An embedded system for the automated generation of labeled plant images to enable machine learning applications in agriculture
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Beck, Michael A.
Bidinosti, Christopher P.
Henry, Christopher J.
Godee, Cara M.
Beck, Michael A., Chen-Yi Liu, Christopher P. Bidinosti, Christopher J. Henry, Cara M. Godee, and Manisha Ajmani. "An embedded system for the automated generation of labeled plant images to enable machine learning applications in agriculture." PLoS ONE 15(12) (2020): e0243923. DOI: 10.1371/journal.pone.0243923.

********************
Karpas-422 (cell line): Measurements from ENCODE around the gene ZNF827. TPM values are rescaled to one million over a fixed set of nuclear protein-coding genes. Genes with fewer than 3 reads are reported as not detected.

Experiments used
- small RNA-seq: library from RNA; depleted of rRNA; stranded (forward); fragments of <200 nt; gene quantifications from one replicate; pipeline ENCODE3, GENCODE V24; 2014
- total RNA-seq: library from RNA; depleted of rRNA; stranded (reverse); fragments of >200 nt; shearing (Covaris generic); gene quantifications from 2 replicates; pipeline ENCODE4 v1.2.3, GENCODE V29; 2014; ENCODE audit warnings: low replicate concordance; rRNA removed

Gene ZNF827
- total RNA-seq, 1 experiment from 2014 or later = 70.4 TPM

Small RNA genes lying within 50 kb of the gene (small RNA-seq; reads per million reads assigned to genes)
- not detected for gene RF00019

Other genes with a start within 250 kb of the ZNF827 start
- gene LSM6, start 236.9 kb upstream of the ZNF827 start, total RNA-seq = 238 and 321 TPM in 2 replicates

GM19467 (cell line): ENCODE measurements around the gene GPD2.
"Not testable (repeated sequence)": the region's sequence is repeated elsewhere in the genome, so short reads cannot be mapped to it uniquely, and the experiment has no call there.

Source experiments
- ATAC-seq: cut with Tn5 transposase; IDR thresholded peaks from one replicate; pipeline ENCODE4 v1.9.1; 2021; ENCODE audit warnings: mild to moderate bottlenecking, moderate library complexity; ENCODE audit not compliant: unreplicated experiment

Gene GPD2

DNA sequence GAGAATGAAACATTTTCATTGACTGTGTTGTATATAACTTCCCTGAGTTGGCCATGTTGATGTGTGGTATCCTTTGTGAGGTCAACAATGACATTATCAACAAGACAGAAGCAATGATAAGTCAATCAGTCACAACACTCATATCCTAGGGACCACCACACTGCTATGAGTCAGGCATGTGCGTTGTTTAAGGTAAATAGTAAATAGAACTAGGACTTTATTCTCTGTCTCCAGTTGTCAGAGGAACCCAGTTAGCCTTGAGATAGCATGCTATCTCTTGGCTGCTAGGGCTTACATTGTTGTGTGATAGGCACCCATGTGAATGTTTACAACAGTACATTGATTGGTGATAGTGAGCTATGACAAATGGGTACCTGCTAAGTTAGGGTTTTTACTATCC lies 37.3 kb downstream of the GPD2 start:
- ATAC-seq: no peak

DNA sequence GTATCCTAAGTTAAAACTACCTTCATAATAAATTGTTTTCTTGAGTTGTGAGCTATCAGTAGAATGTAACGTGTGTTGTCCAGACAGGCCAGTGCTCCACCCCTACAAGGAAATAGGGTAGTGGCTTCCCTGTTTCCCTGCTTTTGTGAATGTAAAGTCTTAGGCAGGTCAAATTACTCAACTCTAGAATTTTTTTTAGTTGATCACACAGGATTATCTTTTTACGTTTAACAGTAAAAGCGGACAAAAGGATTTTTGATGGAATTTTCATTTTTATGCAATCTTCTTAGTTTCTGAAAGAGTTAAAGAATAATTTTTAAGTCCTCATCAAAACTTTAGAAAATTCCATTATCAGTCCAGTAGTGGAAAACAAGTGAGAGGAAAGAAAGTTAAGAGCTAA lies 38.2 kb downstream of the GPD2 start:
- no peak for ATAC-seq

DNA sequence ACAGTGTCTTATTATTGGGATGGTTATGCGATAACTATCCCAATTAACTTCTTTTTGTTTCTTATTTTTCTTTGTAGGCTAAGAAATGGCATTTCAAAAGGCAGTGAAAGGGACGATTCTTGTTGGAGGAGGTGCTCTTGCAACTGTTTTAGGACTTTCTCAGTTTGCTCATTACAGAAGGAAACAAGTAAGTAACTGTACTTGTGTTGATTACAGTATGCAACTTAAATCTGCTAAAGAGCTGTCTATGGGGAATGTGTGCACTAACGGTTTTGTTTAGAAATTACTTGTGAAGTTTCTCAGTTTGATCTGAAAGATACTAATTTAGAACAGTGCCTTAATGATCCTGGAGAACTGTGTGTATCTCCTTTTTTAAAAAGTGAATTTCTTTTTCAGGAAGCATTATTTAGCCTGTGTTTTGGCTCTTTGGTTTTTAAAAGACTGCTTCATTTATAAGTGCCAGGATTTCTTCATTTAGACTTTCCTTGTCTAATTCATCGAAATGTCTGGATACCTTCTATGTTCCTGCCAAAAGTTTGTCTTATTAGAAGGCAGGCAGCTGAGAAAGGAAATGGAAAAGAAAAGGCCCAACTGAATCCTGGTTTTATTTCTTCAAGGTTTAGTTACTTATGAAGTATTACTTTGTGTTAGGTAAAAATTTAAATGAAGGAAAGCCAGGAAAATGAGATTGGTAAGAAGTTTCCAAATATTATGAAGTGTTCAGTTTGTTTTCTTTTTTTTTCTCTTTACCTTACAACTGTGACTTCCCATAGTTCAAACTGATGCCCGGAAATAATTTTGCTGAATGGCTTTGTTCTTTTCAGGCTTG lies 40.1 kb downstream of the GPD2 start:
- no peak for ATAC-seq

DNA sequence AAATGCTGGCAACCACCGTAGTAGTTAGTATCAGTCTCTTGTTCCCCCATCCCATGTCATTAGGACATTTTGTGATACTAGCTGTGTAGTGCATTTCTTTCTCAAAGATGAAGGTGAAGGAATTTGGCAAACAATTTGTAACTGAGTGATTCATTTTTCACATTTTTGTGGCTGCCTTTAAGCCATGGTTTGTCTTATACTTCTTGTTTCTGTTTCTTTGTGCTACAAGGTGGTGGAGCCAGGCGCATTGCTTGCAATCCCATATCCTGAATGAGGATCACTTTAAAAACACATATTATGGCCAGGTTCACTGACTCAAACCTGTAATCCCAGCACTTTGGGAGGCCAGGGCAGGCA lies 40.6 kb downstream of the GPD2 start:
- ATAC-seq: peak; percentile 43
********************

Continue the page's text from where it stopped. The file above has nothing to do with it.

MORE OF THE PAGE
A lack of sufficient training data, both in terms of variety and quantity, is often the bottleneck in the development of machine learning (ML) applications in any domain. For agricultural applications, ML-based models designed to perform tasks such as autonomous plant classification will typically be coupled to just one or perhaps a few plant species. As a consequence, each crop-specific task is very likely to require its own specialized training data, and the question of how to serve this need for data now often overshadows the more routine exercise of actually training such models. To tackle this problem, we have developed an embedded robotic system to automatically generate and label large datasets of plant images for ML applications in agriculture. The system can image plants from virtually any angle, thereby ensuring a wide variety of data; and with an imaging rate of up to one image per second, it can produce lableled datasets on the scale of thousands to tens of thousands of images per day. As such, this system offers an important alternative to time- and costintensive methods of manual generation and labeling. Furthermore, the use of a uniform background made of blue keying fabric enables additional image processing techniques such as background replacement and image segementation. It also helps in the training process, essentially forcing the model to focus on the plant features and eliminating random correlations. To demonstrate the capabilities of our system, we generated a dataset of over 34,000 labeled images, with which we trained an ML-model to distinguish grasses from nongrasses in test data from a variety of sources. We now plan to generate much larger datasets of Canadian crop plants and weeds that will be made publicly available in the hope of further enabling ML applications in the agriculture sector.